This class was taught concurrently with course 4.125A. Some of the assignments are the same, some are different, and the sites for the final project are different. But since they were taught in tandem, it would be useful to look at both together.

Starts : 2005-02-01
17 votes
MIT OpenCourseWare (OCW) Free Visual & Performing Arts Architecture MIT OpenCourseWare Undergraduate

This is the second undergraduate design studio. It introduces a full range of architectural ideas and issues through drawing exercises, analyses of precedents, and explored design methods. Students will develop design skills by conceptualizing and representing architectural ideas and making aesthetic judgments about building design. Discussions regarding architecture's role in mediating culture, nature and technology will help develop the students' architectural vocabulary.

Starts : 2005-02-01
10 votes
MIT OpenCourseWare (OCW) Free Closed [?] Visual & Performing Arts MIT OpenCourseWare Special Programs Undergraduate

This seminar introduces, through studio projects, the basic principles regarding the use of color in the visual arts. Students explore a range of topics, including the historical uses of color in the arts, the interactions between colors, and the psychology of color.

Starts : 2005-02-01
1 votes
MIT OpenCourseWare (OCW) Free Closed [?] Visual & Performing Arts MIT OpenCourseWare Special Programs Undergraduate

This seminar introduces, through studio projects, the basic principles regarding the use of color in the visual arts. Students explore a range of topics, including the historical uses of color in the arts, the interactions between colors, and the psychology of color.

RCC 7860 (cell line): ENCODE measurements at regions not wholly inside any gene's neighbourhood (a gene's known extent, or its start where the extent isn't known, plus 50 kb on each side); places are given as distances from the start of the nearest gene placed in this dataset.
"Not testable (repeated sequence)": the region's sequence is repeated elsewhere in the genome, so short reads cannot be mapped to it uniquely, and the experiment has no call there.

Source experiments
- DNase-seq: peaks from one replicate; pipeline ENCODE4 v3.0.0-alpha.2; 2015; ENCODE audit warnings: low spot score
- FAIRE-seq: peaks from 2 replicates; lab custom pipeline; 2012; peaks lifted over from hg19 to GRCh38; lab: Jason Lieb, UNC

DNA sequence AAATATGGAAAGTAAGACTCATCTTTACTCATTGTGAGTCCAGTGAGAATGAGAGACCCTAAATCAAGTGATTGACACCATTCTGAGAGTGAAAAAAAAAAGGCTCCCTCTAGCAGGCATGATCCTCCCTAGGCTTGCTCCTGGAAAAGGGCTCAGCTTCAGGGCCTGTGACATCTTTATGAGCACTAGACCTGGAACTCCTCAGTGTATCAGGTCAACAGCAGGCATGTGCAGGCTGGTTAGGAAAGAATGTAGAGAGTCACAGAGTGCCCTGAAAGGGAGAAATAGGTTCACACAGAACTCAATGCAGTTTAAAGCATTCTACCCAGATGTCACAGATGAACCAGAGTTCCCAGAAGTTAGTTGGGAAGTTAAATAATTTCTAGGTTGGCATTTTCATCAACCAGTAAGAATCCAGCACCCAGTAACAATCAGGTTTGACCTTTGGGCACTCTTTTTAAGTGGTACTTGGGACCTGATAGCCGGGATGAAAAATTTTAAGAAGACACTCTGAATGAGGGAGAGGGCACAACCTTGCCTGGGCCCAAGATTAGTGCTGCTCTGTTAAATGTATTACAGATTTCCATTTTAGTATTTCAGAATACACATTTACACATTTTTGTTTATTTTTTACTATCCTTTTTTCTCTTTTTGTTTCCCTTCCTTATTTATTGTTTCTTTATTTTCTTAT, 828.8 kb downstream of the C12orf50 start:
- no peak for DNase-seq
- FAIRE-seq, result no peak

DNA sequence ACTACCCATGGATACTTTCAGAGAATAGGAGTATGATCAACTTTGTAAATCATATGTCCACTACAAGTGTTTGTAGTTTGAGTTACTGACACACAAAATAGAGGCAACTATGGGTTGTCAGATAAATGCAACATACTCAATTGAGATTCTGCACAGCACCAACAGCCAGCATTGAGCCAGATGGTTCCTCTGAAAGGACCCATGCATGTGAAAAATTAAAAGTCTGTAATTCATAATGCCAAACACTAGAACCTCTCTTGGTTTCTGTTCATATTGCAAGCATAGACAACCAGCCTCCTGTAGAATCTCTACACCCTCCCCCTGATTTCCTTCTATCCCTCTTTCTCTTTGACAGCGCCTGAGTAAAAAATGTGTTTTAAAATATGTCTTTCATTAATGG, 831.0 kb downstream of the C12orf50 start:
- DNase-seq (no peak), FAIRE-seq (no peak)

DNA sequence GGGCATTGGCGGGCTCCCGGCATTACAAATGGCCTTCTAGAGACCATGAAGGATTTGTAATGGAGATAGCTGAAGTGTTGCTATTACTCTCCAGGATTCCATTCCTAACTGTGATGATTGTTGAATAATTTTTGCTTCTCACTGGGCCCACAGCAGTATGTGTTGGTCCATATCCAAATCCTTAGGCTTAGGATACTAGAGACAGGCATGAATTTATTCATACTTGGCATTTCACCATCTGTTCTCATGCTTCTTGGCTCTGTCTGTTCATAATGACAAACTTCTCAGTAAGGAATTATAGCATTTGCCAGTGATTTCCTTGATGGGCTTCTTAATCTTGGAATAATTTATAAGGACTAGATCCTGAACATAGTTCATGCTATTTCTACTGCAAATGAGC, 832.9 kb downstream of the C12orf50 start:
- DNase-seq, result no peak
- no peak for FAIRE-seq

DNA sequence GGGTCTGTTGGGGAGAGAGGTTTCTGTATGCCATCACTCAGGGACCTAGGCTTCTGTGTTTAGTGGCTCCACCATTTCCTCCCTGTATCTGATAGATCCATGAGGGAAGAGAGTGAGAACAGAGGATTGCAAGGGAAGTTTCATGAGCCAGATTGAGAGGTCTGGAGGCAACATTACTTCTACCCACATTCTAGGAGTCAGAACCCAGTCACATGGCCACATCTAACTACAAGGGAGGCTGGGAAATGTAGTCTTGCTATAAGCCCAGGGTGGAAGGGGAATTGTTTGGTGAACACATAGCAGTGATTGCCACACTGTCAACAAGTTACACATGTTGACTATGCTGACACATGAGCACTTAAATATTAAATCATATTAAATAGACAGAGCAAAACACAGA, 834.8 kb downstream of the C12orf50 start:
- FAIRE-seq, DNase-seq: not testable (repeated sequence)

Starts : 2005-02-01
No votes
MIT OpenCourseWare (OCW) Free Experimental Study Group MIT OpenCourseWare Undergraduate

This seminar introduces, through studio projects, the basic principles regarding the use of color in the visual arts. Students explore a range of topics, including the historical uses of color in the arts, the interactions between colors, and the psychology of color.

Starts : 2010-09-01
7 votes
MIT OpenCourseWare (OCW) Free Social Sciences Architecture MIT OpenCourseWare Undergraduate

This subject focuses on the objects, history, context, and critical discussion surrounding art since World War II. Because of the burgeoning increase in art production, the course is necessarily selective. We will trace major developments and movements in art up to the present, primarily from the US; but we will also be looking at art from Europe, Asia, Africa, Latin America, and the Middle East, as well as art "on the margins" — art that has been overlooked by the mainstream critical press, but may have a broad cultural base in its own community. We will ask what function art serves in its various cultures of origin, and why art has been such a lightning rod for political issues around the world.